And, since I’m on stats, here’s some more:

Here are one month statistics from a New York literary agency (Caren Johnson). Total: 337 queries. Requested 6. Interesting that  she mentions the following (aspiring authors: make a note): “I think I requested all of those manuscripts in the first week. It was down hill from there. Otherwise of note in the pile this month is that I’m still getting just lots of queries for genres that I don’t represent.”

She doesn’t say how many of those fulls resulted in offers of representation. If any.

But it does confirm my suspicion that if an agent is interested, you find out pretty quickly. And that you really need to do some research to make sure you’re sending to an agent interested in your genre. Otherwise, you’re wasting your time and winding yourself up for what’s likely be radio silence or a formulaic rejection.

Here are Janet Reid’s numbers, which date back to the summer of 2010. She says she requested 124 full manuscripts. Two got an offer; she referred nine to other agents and two additional candidates for representation found it elsewhere. Which means that once your ms has been requested in full, your odds of representation are dramatically better than they were at the query level alone.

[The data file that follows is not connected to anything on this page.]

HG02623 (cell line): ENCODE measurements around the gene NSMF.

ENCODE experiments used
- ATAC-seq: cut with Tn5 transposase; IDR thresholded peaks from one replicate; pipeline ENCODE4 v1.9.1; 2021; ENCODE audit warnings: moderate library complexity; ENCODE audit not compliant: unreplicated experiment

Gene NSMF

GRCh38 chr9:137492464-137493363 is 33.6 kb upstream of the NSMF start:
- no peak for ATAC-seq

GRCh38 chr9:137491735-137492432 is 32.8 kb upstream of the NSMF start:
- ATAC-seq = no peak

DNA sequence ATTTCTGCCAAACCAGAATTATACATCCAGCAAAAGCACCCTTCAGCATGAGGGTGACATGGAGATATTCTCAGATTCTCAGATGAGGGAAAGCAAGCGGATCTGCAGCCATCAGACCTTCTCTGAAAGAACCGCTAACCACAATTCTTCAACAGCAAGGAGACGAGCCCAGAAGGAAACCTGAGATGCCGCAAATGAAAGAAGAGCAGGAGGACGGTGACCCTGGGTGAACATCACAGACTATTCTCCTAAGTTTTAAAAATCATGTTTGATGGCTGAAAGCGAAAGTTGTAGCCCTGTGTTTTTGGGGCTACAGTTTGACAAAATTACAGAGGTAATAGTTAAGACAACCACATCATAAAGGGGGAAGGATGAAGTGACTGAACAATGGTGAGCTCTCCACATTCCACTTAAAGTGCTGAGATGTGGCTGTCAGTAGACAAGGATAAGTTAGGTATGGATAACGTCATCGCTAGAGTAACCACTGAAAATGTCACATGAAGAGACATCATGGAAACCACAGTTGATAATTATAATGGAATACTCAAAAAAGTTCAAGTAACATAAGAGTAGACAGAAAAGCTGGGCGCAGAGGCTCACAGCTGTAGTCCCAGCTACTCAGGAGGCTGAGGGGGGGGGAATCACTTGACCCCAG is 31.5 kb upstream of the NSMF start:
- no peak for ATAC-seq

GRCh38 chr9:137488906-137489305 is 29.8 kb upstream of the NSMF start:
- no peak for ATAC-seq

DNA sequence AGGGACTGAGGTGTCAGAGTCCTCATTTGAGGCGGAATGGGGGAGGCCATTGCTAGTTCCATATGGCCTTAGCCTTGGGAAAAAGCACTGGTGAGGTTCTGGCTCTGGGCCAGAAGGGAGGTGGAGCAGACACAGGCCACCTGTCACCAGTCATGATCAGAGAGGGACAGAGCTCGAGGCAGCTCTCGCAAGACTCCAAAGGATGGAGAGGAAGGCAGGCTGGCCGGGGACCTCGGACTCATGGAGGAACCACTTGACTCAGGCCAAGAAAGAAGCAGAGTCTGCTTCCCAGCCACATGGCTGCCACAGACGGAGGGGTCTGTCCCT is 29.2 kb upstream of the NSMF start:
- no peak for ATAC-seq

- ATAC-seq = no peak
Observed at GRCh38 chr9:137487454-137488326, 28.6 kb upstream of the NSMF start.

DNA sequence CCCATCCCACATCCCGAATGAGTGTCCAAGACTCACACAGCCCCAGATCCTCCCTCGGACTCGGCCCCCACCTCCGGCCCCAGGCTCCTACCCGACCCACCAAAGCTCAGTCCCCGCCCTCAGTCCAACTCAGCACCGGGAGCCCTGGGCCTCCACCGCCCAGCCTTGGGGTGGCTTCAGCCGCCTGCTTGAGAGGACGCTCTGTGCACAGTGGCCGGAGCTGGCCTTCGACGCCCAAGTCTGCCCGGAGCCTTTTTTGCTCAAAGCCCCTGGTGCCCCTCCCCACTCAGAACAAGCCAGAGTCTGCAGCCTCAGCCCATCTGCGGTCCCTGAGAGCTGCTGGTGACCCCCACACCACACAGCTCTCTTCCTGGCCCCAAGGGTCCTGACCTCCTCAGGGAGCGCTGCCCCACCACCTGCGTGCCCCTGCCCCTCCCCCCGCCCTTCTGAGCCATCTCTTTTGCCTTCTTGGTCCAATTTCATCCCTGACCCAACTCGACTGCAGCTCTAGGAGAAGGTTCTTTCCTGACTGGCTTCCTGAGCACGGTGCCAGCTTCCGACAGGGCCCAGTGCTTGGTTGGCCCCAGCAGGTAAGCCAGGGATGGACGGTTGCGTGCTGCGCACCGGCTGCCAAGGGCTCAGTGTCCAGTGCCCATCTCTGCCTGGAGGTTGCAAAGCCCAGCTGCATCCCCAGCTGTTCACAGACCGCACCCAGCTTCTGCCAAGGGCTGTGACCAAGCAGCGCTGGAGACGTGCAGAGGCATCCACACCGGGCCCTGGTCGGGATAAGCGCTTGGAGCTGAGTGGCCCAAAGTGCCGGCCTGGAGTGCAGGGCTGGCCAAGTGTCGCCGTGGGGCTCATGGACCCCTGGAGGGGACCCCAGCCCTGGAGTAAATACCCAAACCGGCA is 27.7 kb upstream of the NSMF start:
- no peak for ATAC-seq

And lastly on queries, here is a one month tally from Nathan Bransford (back in the days when he was an agent) that you may find of interest. He breaks it down into all kinds of interesting categories, like how many misspelled his name, and how many included word counts. Very close to Caren Johnson’s tally: Nathan received 327 queries and asked for only four fulls.

Finally, stats on sales of e-books  after Christmas, which for the first time, outpaced the sale of print books for some publishers. As I said in an earlier post, it’s like sitting on horseback watching the first train go by….

This entry was posted in E-books, Getting Published, Querying and tagged , , , . Bookmark the permalink.

One Response to And, since I’m on stats, here’s some more:

  1. Brian says:

    Sitting on horseback . . . Good one (with 100% of RRSP is a buggy whip factory).
    EBooks will change everything, but not right away. The effect of new paradigms are usually overestimated in its first 5 years and underestimated in the next five.
    Beyond the comfort effect of curling up with a good book, ebooks are just way more convenient in all ways. And the book publishing industry will continue to change the way daily newspapers have.


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